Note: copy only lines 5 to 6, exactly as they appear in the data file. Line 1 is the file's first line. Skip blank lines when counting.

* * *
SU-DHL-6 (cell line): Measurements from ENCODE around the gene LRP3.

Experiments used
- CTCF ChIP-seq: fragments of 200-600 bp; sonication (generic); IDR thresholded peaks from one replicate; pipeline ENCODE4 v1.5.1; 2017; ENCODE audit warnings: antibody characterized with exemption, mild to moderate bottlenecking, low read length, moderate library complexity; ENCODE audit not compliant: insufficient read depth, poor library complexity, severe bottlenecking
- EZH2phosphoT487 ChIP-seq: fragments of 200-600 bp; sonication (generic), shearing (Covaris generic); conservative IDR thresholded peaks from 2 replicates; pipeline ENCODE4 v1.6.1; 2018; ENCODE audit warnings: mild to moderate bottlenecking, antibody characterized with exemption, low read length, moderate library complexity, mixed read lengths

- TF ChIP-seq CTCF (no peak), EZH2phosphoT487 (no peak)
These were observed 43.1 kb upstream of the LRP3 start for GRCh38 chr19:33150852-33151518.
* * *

- TF ChIP-seq CTCF (no peak), EZH2phosphoT487 (no peak)
These were observed 43.1 kb upstream of the LRP3 start for GRCh38 chr19:33150852-33151518.